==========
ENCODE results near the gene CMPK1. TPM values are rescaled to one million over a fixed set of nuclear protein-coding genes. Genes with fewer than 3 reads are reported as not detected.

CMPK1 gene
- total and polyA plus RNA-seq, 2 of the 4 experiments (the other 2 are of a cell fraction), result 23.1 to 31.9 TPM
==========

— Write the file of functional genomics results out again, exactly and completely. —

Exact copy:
ENCODE results near the gene CMPK1. TPM values are rescaled to one million over a fixed set of nuclear protein-coding genes. Genes with fewer than 3 reads are reported as not detected.

CMPK1 gene
- total and polyA plus RNA-seq, 2 of the 4 experiments (the other 2 are of a cell fraction), result 23.1 to 31.9 TPM